By Dr. Eileen V. Ryan, Director, 2.4-meter Telescope
Researchers at NM Tech's Magdalena Ridge Observatory (MRO) 2.4-meter telescope facility are busy watching the skies for potentially hazardous asteroids headed our way. The NASA and National Science Foundation (NSF) funded program (called "NEOTech") has NM Tech scientists Drs. Bill and Eileen Ryan studying asteroids and comets that could be on a collision course with the Earth.
This year, there have been an unusual number of asteroids-from the size of a jet aircraft to the size of a bus or car-that have passed very close to the Earth, some much closer to us than the moon. Most of these asteroids were tracked and studied at the MRO 2.4-meter telescope. There is no danger to life on our planet from such close calls, but they are certainly stark reminders of the potential for a direct hit some time in the future.
Tempting to be interpreted as an April Fool's joke, asteroid 2012 EG5 (150 feet wide) skimmed by the Earth on April 1, 2012. During the asteroid's closest approach, it came as near as just over half the distance between Earth and the moon's orbit. Asteroid 2012 EG5 was the third relatively small asteroid to buzz the Earth in seven days. The first object, called asteroid 2012 FP35, came within 96,000 miles of the Earth, and the second asteroid, 2012 FS35, edged even closer, coming within 36,000 miles.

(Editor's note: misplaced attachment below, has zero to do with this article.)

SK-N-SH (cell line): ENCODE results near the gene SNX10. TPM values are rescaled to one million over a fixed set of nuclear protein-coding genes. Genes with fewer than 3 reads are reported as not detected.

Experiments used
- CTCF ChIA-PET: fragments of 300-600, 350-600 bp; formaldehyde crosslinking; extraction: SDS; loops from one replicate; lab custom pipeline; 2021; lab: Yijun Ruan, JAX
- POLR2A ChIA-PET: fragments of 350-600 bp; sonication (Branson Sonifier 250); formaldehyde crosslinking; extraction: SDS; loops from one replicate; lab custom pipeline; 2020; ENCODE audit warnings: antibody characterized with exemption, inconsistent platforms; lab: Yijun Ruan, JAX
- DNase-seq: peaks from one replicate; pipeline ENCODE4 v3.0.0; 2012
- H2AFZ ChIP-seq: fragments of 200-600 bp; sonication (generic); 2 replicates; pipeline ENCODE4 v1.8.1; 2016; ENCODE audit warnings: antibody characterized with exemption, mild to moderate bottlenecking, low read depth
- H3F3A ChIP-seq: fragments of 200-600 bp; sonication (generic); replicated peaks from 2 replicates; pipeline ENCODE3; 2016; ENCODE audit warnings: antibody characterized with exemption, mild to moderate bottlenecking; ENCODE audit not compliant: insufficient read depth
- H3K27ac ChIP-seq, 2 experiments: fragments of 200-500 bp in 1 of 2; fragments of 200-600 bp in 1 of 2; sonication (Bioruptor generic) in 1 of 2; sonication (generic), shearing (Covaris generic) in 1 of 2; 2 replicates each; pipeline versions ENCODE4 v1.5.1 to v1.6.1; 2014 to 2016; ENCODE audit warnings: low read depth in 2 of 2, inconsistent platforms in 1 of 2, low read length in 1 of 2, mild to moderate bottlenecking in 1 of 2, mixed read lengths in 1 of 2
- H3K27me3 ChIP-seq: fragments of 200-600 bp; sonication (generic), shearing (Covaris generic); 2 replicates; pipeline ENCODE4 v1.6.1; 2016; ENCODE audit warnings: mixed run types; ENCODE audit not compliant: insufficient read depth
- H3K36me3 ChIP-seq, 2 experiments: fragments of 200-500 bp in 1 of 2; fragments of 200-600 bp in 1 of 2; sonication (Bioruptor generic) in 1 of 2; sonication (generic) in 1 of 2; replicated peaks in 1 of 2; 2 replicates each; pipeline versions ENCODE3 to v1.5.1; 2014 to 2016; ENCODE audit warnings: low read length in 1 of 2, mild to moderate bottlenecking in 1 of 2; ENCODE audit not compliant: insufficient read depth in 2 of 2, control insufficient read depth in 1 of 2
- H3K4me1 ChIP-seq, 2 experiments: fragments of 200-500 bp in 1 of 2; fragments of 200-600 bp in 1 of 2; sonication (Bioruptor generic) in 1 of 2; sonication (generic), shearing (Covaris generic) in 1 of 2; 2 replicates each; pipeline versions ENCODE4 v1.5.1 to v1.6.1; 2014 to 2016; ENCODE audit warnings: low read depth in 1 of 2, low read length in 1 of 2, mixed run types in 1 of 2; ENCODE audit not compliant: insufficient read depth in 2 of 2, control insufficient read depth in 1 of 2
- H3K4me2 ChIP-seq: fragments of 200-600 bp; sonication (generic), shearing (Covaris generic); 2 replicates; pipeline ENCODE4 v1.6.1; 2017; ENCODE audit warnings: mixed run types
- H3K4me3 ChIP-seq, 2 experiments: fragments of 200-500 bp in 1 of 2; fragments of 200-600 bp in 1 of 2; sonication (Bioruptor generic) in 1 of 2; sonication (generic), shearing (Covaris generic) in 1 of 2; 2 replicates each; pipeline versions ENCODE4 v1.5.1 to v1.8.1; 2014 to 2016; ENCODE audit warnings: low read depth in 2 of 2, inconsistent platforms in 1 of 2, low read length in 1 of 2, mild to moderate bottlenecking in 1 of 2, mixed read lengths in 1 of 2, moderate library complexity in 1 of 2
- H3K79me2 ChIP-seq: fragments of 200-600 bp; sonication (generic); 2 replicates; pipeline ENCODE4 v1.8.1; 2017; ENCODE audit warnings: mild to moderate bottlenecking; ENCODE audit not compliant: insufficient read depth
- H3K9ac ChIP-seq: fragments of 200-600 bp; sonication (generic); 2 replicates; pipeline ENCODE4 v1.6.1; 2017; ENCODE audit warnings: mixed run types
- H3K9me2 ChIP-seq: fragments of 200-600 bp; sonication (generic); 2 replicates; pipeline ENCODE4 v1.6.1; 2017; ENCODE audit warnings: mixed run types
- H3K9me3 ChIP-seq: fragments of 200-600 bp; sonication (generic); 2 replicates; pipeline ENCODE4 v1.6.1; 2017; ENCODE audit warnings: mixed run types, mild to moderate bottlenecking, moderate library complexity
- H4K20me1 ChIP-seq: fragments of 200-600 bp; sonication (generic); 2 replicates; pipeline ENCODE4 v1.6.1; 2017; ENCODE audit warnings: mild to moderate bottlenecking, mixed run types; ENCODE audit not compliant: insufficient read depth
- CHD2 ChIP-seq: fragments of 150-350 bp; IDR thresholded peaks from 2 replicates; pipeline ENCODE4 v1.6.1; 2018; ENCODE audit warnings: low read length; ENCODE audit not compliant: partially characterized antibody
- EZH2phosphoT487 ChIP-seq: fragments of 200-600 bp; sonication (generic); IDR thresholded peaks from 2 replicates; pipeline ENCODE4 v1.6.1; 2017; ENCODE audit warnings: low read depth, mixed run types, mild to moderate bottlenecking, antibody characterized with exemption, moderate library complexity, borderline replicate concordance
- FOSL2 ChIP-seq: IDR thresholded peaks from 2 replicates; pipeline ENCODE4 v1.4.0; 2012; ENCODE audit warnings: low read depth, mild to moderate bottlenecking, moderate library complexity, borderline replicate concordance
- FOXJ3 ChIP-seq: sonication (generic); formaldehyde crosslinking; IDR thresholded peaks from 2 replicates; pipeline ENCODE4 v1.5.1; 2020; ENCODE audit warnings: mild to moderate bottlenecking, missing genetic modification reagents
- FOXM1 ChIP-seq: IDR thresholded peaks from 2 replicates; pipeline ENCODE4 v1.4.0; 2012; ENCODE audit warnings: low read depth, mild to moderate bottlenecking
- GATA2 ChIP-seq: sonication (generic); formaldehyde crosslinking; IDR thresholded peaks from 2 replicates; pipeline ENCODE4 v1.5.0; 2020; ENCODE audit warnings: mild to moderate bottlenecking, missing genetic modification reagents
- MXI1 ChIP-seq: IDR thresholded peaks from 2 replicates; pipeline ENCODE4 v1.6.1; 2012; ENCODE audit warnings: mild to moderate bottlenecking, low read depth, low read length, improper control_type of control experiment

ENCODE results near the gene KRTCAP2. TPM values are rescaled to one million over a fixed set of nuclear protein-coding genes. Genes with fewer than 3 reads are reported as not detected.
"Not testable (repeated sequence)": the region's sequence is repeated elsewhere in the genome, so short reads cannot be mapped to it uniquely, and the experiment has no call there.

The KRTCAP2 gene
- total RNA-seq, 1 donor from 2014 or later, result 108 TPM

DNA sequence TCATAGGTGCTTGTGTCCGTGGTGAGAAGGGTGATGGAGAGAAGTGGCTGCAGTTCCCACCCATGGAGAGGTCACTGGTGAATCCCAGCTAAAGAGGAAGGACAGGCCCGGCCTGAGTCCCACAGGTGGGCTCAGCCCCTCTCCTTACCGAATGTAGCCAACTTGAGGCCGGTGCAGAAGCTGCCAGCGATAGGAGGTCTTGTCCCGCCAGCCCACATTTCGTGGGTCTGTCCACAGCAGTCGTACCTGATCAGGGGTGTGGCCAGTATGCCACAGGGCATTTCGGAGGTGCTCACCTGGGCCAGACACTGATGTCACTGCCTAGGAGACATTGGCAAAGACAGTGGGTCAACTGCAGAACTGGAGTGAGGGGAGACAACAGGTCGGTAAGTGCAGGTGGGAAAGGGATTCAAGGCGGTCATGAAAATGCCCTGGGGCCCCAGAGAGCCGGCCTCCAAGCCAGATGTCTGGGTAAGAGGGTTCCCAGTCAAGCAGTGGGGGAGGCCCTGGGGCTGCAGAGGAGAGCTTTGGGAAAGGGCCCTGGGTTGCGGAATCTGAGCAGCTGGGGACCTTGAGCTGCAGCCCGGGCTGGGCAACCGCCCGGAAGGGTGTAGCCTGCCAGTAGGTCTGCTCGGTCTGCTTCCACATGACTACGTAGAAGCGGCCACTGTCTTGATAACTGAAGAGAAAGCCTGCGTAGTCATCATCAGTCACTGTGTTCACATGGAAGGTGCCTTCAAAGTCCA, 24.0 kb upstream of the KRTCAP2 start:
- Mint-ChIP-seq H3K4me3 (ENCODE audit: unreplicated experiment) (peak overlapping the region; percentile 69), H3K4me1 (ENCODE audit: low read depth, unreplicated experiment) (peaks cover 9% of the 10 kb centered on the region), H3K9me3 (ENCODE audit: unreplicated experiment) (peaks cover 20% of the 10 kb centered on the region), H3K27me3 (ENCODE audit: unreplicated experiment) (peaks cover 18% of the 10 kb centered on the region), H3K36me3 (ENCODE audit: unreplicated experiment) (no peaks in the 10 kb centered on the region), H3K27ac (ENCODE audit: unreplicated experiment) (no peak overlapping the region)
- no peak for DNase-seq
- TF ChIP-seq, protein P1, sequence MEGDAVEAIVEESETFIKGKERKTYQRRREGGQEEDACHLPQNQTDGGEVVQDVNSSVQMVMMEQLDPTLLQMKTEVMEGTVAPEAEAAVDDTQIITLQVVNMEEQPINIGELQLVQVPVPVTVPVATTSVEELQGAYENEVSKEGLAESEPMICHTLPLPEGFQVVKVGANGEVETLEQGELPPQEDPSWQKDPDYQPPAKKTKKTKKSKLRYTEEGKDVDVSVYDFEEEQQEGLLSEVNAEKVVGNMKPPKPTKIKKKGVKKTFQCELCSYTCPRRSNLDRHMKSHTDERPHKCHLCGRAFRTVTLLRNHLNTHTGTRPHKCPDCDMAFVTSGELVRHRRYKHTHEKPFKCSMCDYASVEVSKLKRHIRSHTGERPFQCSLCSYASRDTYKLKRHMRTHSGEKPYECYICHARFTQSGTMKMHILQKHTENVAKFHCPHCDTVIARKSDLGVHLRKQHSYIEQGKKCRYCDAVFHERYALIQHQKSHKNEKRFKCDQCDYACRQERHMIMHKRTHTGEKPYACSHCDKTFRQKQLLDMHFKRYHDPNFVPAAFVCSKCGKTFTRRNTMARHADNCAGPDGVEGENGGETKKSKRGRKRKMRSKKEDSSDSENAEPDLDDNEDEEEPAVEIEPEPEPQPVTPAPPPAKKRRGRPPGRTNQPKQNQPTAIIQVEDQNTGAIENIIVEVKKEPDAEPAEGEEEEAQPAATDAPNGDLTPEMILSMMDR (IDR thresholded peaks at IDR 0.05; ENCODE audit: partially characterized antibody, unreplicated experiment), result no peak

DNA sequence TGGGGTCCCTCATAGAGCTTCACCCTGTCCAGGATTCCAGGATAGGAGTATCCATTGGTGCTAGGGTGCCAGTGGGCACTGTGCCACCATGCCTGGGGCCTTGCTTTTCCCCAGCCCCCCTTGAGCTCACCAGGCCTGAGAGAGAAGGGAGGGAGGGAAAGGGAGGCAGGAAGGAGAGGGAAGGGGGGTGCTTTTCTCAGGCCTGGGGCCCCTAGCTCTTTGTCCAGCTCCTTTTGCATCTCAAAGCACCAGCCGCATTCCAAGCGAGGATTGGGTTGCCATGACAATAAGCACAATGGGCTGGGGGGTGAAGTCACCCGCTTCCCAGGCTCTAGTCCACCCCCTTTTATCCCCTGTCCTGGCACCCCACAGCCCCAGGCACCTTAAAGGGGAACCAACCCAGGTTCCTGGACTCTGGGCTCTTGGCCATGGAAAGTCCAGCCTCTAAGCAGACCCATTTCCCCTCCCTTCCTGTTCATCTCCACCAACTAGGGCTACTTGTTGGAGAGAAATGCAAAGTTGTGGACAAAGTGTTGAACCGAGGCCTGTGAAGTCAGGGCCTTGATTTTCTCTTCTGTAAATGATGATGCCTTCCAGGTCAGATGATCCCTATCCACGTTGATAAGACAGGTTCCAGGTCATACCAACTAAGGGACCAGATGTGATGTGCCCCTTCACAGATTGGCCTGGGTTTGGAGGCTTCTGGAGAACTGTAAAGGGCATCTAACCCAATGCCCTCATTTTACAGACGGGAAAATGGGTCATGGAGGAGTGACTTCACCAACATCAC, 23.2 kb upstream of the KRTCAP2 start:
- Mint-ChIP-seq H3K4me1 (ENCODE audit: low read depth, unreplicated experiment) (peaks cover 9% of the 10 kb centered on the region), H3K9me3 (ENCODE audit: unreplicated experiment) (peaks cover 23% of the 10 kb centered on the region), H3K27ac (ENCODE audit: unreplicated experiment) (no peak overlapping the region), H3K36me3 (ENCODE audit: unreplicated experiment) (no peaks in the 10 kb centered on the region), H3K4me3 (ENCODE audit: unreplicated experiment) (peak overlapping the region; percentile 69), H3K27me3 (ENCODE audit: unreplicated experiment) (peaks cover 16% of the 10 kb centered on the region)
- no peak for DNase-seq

Another notable recent close-approaching asteroid named 2011 DA14 (180 feet wide) was discovered on February 23, 2012 and is due back in our vicinity on February 15, 2013. At that time it will pass within 16,700 miles of the Earth, which is closer than the orbit of some geosynchronous satellites. After such a close pass, Earth's gravity could conceivably alter DA14's orbit to collide with the Earth in the future, but NASA deems that only a remote possibility.
Small, dust-sized particles leftover from asteroid collisions impact our planet every day-over a hundred tons of material. However, the vast majority of this debris harmlessly vaporizes in our atmosphere as "shooting stars", or makes it to the ground as "meteorites". It's the larger objects that have scientists worried. The objective of the NEOTech program is that the more we can scientifically characterize and understand these objects, the better prepared we will be if it is ever necessary to destroy or divert a killer asteroid or comet on a collision course with the Earth. After all, the first line of defense is to know the enemy.
Photo Caption: Close approaching asteriod (center-dot)2005-YU55